If they do start to come around, it should be primarily because they see how happy you are and how much you love him. They need to realize that this is your choice, not theirs, and that it is you who are attracted to him, not them.

But you should also pay close attention to anything they observe about the two of you together that they feel is not right. It does happen quite often that in our love for someone we are blind to things that could be considered red flags about the way you are being treated or that is unhealthy about you both as a couple.

To know about red flags, there is no one better than someone who knows you so well and loves you very much to point this out. Your sisters might very well have some important observations that you need to know about and consider specifically because as your close friends, your sisters know things about you that are negative as well as positive, and they know you might be willing to ignore certain red flags because they know how you are.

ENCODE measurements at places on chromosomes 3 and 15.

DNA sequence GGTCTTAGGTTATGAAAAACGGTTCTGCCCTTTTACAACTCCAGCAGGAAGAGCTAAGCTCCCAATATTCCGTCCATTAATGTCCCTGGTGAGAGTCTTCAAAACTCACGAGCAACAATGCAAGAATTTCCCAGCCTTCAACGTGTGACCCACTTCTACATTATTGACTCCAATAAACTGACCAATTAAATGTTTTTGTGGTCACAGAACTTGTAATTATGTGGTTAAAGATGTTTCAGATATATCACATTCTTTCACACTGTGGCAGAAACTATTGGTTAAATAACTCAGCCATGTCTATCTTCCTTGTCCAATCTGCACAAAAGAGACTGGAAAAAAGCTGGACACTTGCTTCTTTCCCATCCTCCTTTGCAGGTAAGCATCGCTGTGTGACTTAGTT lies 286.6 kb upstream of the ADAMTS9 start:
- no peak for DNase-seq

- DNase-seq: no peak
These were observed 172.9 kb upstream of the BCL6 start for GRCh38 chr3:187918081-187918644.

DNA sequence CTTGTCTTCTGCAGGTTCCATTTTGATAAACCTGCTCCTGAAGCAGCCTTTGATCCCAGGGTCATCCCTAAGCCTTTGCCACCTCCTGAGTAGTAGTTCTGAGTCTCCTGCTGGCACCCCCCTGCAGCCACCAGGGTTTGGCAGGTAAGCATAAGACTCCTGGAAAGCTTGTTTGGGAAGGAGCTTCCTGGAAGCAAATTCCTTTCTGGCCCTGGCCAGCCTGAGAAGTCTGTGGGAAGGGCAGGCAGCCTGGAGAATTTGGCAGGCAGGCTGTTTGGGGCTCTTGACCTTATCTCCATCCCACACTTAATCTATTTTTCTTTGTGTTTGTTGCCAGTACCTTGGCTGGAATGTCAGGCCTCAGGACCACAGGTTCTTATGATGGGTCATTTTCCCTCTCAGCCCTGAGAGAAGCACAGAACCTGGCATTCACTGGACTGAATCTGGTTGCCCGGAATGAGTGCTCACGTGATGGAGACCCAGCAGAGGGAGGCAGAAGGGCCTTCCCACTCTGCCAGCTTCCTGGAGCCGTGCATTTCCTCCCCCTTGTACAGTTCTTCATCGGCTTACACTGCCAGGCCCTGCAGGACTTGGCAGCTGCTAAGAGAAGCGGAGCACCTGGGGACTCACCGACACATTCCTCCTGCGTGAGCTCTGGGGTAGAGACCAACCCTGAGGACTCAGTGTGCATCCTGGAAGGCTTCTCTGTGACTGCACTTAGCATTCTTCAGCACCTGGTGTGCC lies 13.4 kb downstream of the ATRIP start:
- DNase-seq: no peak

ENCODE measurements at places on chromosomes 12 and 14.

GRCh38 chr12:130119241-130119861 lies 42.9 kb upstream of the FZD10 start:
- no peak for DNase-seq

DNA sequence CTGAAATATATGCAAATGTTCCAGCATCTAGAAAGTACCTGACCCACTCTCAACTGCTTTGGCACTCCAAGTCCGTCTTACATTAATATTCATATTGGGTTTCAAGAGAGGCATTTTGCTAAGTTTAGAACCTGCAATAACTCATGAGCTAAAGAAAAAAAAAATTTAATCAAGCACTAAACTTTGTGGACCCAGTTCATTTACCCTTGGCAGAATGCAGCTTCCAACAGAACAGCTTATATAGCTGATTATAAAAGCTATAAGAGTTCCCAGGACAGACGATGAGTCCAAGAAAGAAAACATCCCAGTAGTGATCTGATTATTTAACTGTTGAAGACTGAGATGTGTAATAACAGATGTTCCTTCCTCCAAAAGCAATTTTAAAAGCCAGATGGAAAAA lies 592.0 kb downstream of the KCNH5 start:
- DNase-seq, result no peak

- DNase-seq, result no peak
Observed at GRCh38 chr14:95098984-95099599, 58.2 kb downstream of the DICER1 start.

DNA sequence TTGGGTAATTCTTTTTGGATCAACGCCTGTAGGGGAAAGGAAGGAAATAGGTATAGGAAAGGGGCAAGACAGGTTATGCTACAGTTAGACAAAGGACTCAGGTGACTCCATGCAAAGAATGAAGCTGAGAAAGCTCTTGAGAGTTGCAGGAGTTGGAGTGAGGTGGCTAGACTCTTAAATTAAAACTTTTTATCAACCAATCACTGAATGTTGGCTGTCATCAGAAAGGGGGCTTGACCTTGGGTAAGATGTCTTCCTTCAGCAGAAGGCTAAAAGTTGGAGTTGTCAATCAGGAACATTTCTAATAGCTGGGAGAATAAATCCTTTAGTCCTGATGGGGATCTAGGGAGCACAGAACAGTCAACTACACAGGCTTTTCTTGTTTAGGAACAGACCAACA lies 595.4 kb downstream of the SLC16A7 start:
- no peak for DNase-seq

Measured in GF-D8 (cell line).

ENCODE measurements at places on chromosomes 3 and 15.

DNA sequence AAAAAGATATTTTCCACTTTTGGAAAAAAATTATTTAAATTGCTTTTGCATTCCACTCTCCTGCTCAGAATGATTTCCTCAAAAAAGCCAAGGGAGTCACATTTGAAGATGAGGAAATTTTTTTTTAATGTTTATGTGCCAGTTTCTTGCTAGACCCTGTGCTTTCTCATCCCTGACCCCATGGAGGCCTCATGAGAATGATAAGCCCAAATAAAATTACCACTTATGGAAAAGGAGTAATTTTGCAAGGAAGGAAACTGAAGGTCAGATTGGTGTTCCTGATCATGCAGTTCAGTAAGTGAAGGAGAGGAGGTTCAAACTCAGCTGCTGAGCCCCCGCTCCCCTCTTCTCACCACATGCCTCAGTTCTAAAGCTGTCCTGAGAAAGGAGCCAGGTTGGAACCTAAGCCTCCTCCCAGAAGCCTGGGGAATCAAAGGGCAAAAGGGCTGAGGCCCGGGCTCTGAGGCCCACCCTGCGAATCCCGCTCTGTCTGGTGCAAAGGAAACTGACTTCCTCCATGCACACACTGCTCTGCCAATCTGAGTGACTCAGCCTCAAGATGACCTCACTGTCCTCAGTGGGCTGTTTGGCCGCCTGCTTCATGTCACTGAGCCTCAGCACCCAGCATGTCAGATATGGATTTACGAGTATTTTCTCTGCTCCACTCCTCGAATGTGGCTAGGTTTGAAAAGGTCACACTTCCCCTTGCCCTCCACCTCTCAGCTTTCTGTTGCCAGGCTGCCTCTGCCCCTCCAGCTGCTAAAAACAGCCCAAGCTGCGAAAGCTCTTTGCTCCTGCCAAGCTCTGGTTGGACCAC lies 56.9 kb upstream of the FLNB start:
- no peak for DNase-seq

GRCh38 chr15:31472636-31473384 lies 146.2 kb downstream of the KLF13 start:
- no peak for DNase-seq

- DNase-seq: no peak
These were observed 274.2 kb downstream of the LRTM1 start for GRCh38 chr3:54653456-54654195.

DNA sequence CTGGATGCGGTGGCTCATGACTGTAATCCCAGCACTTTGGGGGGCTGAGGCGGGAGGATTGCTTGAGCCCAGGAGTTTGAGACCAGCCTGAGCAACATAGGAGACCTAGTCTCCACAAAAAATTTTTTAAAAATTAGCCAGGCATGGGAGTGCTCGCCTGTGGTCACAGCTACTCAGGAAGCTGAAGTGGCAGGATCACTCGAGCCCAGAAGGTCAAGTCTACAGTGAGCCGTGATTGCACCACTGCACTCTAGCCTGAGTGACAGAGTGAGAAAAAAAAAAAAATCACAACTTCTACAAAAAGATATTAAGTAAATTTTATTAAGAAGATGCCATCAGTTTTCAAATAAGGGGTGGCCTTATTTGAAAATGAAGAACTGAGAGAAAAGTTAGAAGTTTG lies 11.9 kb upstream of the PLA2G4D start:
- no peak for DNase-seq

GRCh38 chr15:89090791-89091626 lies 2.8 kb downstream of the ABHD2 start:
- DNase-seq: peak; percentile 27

There is a lot to consider. I have given you just some food for thought. Sit down with your sisters and have a heart to heart. And just be open without being too sensitive. They only want to help because they love you so much. But in the end, this is your choice and everyone has to accept that. And they will.

Anthony Buono is the founder of Avemariasingles.com. For thousands of Catholic singles, Anthony offers guidance, humor, understanding, and practical relationship advice.  Visit his blog at 6stonejars.com